Announcement

Collapse
No announcement yet.

C-5: Killed While Soliciting or Not?

Collapse
X
 
  • Filter
  • Time
  • Show
Clear All
new posts
    Sam Flynn
    Owl Catcher

  • Sam Flynn
    replied
    Originally posted by Paul View Post
    Gary,
    Sorry, I know. I didn't mean to suggest that it wasn't, only that Booth used it throughout in a different way.
    The same section of The Five also cites Howard Goldsmid (Dottings of a Dosser) in support of the more literal meaning of "walking the streets", saying:

    "According to Howard Goldsmid, this was a common way of life for those who frequented the lodging houses on Thrawl Street, Dorset Street and Flower and Dean Street. When not lying 'on the kerbstone, in the gutters, on heaps of rubbish, anywhere', they could be seen walking 'up and down with their hands in their pockets'..." (The Five, pp356/7)

    However, what Goldsmid says is that these particular street-walkers were actually to be found IN the aforementioned streets, and streets like them as opposed, presumably, to way-out places like Bucks Row or Mitre Square, which contained no lodging houses. The relevant part of Dottings of a Dosser, Chapter VII, says:

    "Thrawl Street, Flower and Dean Street, Dorset Street, Parker Street [*], and similar thoroughfares, are, night after night, thronged with 'dossers' who have no money for a night's shelter. They lie on the kerbstone, in the gutters, on heaps of rubbish, anywhere; or walk up and down with their hands in their pockets..."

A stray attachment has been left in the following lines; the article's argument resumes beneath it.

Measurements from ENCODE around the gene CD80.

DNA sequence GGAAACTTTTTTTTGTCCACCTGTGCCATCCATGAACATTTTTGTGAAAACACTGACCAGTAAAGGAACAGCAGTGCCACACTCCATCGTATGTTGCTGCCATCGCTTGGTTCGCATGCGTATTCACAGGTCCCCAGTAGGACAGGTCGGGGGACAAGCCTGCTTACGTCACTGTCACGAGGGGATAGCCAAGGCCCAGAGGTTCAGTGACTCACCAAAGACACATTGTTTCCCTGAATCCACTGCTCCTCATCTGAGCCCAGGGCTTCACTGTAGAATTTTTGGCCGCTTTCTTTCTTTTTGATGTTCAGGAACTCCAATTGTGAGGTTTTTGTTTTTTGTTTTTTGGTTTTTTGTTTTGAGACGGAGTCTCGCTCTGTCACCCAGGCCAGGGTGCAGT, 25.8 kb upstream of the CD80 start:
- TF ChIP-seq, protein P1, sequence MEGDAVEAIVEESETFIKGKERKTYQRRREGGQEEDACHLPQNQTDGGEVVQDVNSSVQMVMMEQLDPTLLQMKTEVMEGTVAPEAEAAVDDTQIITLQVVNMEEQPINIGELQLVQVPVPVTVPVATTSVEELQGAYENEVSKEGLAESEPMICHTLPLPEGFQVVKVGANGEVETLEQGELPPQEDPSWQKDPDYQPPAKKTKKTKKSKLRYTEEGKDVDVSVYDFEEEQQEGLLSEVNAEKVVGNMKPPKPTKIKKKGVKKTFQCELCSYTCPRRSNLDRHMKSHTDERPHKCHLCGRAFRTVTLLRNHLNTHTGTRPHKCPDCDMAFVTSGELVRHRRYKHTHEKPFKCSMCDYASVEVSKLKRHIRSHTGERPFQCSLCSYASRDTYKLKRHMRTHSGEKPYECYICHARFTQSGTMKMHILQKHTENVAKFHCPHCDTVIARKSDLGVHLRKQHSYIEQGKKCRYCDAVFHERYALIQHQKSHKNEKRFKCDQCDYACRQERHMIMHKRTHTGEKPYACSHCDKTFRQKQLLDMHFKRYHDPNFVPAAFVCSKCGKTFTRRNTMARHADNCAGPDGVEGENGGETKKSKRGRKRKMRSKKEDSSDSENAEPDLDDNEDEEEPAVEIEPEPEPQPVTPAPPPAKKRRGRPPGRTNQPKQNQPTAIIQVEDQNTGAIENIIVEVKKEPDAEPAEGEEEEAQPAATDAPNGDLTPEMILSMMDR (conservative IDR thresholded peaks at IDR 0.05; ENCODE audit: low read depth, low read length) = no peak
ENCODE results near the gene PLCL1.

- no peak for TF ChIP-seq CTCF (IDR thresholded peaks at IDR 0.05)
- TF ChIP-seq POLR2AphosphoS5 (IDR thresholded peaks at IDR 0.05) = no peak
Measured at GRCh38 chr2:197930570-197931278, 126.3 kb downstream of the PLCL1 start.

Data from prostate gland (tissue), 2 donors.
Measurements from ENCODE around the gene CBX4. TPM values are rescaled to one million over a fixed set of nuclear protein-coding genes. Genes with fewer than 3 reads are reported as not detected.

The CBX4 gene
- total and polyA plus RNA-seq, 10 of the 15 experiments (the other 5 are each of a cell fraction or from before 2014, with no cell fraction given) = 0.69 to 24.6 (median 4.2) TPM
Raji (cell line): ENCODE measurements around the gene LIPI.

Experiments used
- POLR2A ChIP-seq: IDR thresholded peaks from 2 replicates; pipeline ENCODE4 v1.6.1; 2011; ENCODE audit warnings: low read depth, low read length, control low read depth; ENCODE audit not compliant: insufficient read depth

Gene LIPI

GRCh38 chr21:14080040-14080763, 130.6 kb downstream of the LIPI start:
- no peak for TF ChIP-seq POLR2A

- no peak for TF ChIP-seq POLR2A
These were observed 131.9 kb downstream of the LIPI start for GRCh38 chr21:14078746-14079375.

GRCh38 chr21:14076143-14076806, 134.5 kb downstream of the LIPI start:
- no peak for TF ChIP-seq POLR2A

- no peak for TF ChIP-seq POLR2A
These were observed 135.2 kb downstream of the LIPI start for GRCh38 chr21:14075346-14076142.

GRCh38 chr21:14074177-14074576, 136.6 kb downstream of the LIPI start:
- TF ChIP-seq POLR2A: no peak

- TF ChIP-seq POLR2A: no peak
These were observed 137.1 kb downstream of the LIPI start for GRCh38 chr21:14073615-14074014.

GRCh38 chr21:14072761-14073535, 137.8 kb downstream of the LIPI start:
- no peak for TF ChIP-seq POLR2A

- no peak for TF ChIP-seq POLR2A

It's probable that John Kelly's worrying about Kate walking the streets was indeed of the innuendo-free variety, and his clarification of his statement supports this: "Well, Sir, many a time we have not had the money to pay for our shelter, and have had to tramp about". I have no problem whatsoever with taking John Kelly's clarification at face value; indeed, why should I not? Just thought I'd make that clear. No, the reason I'm writing this is to point out that what Goldsmid actually said differs, arguably importantly, from how it reads in The Five.
    [*] Parker Street is in the West End off Drury Lane, and was known for its lodging houses and slum dwellings in the Late Victorian Period. A "model" lodging-house was opened there in 1903, many years after Goldsmid wrote Dottings of a Dosser.

    Leave a comment:

  • Debra Arif
    Registered User

  • Debra Arif
    replied
    Thanks for the picture of Mr Horey's house Gareth.

    Leave a comment:

  • Debra Arif
    Registered User

  • Debra Arif
    replied
    Originally posted by Jon Simons View Post
    Be very careful how you pronounce Horey, Debs
    Don`t want to upset anyone !!
    It's okay, where I live a lot of people pronounce the upsetting word as though it begin with a 'oo' so no one in my immediate vicinity need be offended

    Leave a comment:

  • Debra Arif
    Registered User

  • Debra Arif
    replied
    Originally posted by Gary Barnett View Post
    Debs,

    The order in which it is reported suggests Holland’s attempt to persuade Polly to return with her came before Polly said she had no money.

    And that is confirmed by Polly saying that she will back at Holland’s house before long - which suggests she still needed to earn the money for her night’s doss.

    Gary
    That's an interesting point, Gary.